Rural China 2.0
How impoverished farmers were empowered by technology.
大家好 / Hello everyone 👋
The "2 Sessions" event, China's biggest political gathering that is currently discussing the draft of the new Five-Year Plan, is, well, in session.
One of the big recent statements from Xi Jinping 习近平 is the victory in terms of poverty alleviation, mostly focused in rural areas. Close to 100 million people were lifted from poverty according to the Chinese government in the last 8 years. These numbers are subjective and some critics mention that the "bar was set too low" though.
The fact is that rural China has been changing at a staggering pace in the last 20 years. In a world used to hearing about the gleaming skyscrapers of China's biggest cities, it is easy to overlook how far its rural villages have come in some aspects. This why I have been increasingly interested in learning more about this topic.
Rural China 2.0 is an enormous topic, and there are many great books written about it (I would be happy to recommend a good read, drop me a message on Twitter 🐦 @jorgegoncalo). Please bear in mind that, according to the name of this newsletter, I will be writing only an abridged version of how the government, private companies, and tech-savvy communities leveraged new technologies in order to bootstrap new businesses, transform villages, and make agricultural processes more efficient.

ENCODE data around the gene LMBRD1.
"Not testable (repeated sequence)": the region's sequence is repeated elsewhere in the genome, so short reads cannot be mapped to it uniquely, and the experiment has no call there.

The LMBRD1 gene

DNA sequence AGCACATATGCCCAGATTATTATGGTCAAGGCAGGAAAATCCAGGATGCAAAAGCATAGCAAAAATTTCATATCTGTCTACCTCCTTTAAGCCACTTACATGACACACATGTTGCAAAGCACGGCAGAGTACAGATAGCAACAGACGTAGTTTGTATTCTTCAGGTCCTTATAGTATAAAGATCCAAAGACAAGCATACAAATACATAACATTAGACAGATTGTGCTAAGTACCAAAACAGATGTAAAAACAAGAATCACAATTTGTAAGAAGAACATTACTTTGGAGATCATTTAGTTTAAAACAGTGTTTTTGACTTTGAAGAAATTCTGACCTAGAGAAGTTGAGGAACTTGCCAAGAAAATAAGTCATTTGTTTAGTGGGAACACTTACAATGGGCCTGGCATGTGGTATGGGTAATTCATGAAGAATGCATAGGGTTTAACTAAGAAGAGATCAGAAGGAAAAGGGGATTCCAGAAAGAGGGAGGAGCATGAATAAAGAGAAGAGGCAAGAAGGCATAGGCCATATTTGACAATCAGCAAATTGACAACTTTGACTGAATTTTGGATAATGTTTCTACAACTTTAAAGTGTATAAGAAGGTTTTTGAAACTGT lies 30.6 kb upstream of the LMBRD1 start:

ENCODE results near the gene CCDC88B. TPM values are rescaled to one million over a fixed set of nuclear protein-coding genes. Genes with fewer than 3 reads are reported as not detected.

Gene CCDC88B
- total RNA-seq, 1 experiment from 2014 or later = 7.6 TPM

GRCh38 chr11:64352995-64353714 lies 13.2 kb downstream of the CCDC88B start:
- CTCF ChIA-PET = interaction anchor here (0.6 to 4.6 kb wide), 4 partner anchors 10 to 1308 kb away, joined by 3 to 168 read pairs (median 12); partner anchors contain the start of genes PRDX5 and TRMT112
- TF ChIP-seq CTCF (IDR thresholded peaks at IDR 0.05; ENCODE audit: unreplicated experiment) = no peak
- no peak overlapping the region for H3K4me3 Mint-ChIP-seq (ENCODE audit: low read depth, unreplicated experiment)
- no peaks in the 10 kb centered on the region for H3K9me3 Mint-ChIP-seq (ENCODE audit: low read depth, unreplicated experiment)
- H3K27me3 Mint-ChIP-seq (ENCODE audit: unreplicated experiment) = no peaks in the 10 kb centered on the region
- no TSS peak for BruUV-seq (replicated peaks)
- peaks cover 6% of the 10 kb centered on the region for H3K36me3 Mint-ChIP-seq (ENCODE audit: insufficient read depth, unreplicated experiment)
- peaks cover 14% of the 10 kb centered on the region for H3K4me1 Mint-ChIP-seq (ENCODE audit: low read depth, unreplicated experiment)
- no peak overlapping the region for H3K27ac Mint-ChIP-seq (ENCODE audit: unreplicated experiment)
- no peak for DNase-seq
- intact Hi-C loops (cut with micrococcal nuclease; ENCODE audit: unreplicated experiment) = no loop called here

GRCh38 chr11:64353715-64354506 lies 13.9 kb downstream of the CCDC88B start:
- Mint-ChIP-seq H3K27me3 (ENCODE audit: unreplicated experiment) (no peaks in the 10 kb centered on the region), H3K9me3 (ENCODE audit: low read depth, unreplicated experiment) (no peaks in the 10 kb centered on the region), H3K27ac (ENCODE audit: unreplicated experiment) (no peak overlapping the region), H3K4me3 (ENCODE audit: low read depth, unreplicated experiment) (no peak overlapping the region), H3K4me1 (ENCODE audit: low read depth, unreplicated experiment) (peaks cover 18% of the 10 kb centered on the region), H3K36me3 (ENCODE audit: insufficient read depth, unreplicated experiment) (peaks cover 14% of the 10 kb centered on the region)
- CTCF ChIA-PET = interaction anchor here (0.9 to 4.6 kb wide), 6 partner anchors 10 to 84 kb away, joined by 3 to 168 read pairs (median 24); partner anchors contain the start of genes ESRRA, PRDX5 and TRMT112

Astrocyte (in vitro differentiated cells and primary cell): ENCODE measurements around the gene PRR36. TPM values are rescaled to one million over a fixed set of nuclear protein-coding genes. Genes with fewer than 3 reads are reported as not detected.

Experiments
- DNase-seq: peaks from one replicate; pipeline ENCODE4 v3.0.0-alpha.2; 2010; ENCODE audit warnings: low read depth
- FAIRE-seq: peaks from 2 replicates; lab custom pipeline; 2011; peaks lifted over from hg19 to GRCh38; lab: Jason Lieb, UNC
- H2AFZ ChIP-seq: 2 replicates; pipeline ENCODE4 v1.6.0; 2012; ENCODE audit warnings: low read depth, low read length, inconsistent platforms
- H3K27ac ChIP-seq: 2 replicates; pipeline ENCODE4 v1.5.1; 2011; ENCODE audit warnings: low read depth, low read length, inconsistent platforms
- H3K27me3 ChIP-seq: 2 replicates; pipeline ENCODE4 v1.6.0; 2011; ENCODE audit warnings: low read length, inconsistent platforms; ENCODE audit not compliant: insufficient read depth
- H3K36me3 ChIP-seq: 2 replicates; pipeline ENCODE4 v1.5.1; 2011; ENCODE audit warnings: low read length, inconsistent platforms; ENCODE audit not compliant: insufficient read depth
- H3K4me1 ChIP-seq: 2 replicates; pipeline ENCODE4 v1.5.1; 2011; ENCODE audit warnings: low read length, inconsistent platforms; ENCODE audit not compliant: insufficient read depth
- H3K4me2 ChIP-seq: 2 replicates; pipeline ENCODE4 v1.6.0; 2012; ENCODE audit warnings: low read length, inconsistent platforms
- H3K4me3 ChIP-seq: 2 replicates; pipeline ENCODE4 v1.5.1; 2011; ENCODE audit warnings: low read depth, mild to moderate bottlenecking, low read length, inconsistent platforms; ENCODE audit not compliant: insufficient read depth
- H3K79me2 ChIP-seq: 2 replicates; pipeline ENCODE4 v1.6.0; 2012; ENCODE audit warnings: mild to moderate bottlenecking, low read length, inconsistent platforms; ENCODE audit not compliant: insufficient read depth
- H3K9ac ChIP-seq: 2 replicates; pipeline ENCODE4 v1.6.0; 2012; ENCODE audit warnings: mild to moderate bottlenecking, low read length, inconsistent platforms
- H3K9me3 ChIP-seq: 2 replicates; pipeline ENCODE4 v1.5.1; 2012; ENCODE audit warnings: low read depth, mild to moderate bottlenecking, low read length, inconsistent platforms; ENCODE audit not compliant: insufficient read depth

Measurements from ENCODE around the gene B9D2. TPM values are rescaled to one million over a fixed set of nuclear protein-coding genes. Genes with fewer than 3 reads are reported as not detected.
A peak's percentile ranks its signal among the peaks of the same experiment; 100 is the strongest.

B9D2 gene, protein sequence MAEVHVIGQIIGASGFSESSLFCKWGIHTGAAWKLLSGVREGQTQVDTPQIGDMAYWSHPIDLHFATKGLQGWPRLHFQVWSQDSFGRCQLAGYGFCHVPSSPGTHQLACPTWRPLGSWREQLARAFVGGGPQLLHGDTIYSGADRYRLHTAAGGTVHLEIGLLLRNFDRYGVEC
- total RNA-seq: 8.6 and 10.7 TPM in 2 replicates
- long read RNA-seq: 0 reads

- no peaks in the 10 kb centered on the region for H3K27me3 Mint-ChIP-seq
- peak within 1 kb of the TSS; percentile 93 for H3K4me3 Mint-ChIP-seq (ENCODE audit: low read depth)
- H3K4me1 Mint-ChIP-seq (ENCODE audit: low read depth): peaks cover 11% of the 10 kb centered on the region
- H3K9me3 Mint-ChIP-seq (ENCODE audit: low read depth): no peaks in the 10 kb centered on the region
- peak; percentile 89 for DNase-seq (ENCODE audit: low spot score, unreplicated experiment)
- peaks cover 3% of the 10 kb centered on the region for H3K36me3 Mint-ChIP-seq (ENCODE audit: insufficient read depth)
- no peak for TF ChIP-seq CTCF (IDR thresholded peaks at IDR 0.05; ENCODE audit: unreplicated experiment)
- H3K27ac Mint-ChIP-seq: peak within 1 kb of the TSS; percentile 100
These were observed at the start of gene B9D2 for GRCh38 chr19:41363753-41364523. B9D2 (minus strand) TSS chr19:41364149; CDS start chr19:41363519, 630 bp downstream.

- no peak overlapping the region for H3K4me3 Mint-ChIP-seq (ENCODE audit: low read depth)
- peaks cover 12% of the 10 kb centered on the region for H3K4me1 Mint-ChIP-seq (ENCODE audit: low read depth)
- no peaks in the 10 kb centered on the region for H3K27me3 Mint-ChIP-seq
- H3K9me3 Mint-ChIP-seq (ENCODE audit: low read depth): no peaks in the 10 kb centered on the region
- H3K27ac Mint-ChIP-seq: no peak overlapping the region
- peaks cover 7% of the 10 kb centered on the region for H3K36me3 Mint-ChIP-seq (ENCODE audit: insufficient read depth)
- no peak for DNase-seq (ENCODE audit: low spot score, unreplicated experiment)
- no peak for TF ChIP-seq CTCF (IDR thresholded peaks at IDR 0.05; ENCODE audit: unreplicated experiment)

The goal of modernizing rural China.
Villages coming together.
New age farming.
The seeds for the future.
The goal of modernizing rural China
If you have in mind the size of a country like China, it is easy to imagine huge continuous fields of maize and corn like you can find in the rural USA. Those exist as well, but the majority of rural plots of land are actually quite small (around 0.96 acres) and allocated to individuals based on their rural hukou 户口 (the famous Chinese system of household registration). This means that for many it used to be hard to get a sufficient income to buy better tools, or even to sustain themselves solely by farming.
Deng Xiaoping initiated the process of reformation and opening of China in 1978 and with that the idea of decollectivisation and market reforms. According to Kristen E. Looney in her book "Mobilizing for Development" :
“Between 1978 and 1984, the replacement of the people’s commune system with household contract farming resulted in historic poverty reduction. Agriculture grew about 10 percent annually, and the number of people living in absolute poverty dropped from 250 million to 128 million (from 31 percent to 15 percent of the rural population).”
Even though this process achieved remarkable results, the size of the population living in extreme poverty in China was comparable to an entire population of Mexico. At the beginning of the 21st century, there was staggering contrast between the booming business with international oriented coastal cities and the still ailing rural Chinese interior.
After a decade of total neglect - due to prioritization of other issues - the task of rural reform came back with President Hu Jintao 胡锦涛 through policies that promoted provincial and local level funding, and product subsidies to communities in need. These policies though resulted in the demolition and entire reconstruction of villages.
Basically, the goal here was to bring urban ideas to a rural setting by transporting these communities to new villages, which in the end moved them too far from the fields, and increased the costs of living, since, for the first time in their life, these households had to pay for utilities like electricity.
Now, because Hu Jintao's 胡锦涛 policies relied too much on local governments' funding distribution, it would happen regularly that those funds were not correctly allocated in time, or that some part of the money would "disappear" (wink wink).